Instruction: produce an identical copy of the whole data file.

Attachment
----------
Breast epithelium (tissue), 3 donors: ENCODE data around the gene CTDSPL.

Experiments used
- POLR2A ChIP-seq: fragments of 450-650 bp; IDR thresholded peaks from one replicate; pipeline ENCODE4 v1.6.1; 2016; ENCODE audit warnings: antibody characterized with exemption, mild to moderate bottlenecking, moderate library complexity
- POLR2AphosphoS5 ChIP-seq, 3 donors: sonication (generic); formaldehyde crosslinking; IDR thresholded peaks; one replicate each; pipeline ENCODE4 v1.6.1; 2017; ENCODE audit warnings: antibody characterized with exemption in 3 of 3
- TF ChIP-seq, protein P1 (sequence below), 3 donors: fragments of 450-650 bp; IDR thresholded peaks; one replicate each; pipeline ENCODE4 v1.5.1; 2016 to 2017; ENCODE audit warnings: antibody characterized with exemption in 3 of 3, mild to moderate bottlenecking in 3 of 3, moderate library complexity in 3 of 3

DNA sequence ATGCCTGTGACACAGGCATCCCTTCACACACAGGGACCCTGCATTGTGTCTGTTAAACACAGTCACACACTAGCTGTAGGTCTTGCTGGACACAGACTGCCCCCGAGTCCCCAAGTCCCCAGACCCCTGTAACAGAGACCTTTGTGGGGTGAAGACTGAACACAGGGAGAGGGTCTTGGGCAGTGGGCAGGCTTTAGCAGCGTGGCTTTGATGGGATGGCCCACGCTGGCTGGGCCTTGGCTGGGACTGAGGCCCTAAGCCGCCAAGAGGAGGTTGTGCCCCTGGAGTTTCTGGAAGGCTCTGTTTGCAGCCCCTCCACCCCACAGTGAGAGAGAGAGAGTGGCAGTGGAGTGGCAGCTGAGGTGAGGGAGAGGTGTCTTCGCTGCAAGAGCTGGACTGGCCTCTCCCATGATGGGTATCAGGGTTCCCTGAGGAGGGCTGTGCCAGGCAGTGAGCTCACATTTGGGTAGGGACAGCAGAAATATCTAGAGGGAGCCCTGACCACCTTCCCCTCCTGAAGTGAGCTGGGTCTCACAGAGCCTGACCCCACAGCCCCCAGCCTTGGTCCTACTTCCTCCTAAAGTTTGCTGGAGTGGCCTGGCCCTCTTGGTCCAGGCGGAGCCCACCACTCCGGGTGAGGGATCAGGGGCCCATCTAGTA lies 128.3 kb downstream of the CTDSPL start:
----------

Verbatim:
Breast epithelium (tissue), 3 donors: ENCODE data around the gene CTDSPL.

Experiments used
- POLR2A ChIP-seq: fragments of 450-650 bp; IDR thresholded peaks from one replicate; pipeline ENCODE4 v1.6.1; 2016; ENCODE audit warnings: antibody characterized with exemption, mild to moderate bottlenecking, moderate library complexity
- POLR2AphosphoS5 ChIP-seq, 3 donors: sonication (generic); formaldehyde crosslinking; IDR thresholded peaks; one replicate each; pipeline ENCODE4 v1.6.1; 2017; ENCODE audit warnings: antibody characterized with exemption in 3 of 3
- TF ChIP-seq, protein P1 (sequence below), 3 donors: fragments of 450-650 bp; IDR thresholded peaks; one replicate each; pipeline ENCODE4 v1.5.1; 2016 to 2017; ENCODE audit warnings: antibody characterized with exemption in 3 of 3, mild to moderate bottlenecking in 3 of 3, moderate library complexity in 3 of 3

DNA sequence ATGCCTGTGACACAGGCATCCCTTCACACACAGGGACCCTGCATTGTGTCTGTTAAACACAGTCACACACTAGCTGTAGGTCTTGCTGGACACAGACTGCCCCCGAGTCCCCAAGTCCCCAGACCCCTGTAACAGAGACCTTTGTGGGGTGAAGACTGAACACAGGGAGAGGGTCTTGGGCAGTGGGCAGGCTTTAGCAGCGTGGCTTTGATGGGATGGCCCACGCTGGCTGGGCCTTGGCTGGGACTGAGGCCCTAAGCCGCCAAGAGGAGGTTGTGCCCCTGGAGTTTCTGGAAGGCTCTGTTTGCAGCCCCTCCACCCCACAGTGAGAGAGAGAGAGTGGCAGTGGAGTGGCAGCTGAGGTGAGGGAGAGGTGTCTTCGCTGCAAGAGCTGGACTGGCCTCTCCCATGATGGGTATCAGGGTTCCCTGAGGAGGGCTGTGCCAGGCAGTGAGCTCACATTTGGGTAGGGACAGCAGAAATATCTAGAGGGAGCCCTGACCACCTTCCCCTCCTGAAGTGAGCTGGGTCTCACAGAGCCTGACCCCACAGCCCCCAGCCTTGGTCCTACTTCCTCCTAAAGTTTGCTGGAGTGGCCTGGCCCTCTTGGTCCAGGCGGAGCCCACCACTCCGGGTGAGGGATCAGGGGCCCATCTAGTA lies 128.3 kb downstream of the CTDSPL start: